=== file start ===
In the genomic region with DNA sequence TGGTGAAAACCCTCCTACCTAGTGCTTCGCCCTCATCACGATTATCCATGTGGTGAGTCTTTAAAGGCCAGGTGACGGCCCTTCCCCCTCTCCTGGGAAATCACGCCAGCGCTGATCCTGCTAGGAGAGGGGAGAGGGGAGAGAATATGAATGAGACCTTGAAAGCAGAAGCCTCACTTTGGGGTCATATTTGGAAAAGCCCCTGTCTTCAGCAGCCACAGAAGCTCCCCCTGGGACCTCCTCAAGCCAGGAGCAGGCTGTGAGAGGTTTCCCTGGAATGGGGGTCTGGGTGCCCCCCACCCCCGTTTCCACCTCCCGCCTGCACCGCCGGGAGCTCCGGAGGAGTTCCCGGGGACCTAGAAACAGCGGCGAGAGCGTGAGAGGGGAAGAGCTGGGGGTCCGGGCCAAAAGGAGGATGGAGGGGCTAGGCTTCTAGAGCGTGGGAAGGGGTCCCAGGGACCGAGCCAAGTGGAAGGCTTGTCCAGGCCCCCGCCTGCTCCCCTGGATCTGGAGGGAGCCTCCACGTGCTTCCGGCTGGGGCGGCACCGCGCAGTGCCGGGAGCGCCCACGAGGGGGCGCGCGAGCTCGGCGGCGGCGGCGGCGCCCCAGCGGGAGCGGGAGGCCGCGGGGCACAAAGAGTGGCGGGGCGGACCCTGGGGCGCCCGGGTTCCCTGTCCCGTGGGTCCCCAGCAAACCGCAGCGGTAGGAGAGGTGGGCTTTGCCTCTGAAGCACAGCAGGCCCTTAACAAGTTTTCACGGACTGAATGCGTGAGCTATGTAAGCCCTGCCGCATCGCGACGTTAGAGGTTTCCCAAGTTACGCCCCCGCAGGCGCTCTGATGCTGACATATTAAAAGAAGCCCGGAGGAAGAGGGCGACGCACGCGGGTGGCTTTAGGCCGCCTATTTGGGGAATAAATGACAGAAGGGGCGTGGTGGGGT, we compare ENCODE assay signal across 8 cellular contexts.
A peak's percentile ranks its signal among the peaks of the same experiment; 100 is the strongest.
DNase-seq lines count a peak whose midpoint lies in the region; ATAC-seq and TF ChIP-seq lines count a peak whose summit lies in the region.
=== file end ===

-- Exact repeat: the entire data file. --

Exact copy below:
In the genomic region with DNA sequence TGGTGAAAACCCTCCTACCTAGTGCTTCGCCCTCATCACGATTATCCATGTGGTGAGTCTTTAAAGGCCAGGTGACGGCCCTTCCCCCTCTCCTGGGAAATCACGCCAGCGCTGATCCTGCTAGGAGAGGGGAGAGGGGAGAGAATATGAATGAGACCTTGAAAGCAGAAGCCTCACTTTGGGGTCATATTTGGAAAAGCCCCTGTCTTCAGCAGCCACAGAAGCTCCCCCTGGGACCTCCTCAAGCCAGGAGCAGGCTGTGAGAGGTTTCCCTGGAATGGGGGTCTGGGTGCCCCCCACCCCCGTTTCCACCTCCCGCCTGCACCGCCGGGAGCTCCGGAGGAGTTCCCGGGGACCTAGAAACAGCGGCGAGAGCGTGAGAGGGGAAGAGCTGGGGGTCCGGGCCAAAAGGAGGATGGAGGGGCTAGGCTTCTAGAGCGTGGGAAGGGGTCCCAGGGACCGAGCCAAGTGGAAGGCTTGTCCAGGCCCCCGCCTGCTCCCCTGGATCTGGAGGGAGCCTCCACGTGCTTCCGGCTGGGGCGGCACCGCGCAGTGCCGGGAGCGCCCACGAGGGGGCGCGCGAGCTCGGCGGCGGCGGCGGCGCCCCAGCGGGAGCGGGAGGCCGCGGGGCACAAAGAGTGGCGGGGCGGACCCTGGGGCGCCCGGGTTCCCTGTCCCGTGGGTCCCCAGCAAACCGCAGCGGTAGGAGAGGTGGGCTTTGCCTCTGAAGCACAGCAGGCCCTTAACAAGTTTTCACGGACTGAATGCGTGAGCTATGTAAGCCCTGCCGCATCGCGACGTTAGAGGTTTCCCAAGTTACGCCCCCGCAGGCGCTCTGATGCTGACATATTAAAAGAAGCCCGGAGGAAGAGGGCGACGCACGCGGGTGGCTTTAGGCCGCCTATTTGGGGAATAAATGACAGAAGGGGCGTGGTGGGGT, we compare ENCODE assay signal across 8 cellular contexts.
A peak's percentile ranks its signal among the peaks of the same experiment; 100 is the strongest.
DNase-seq lines count a peak whose midpoint lies in the region; ATAC-seq and TF ChIP-seq lines count a peak whose summit lies in the region.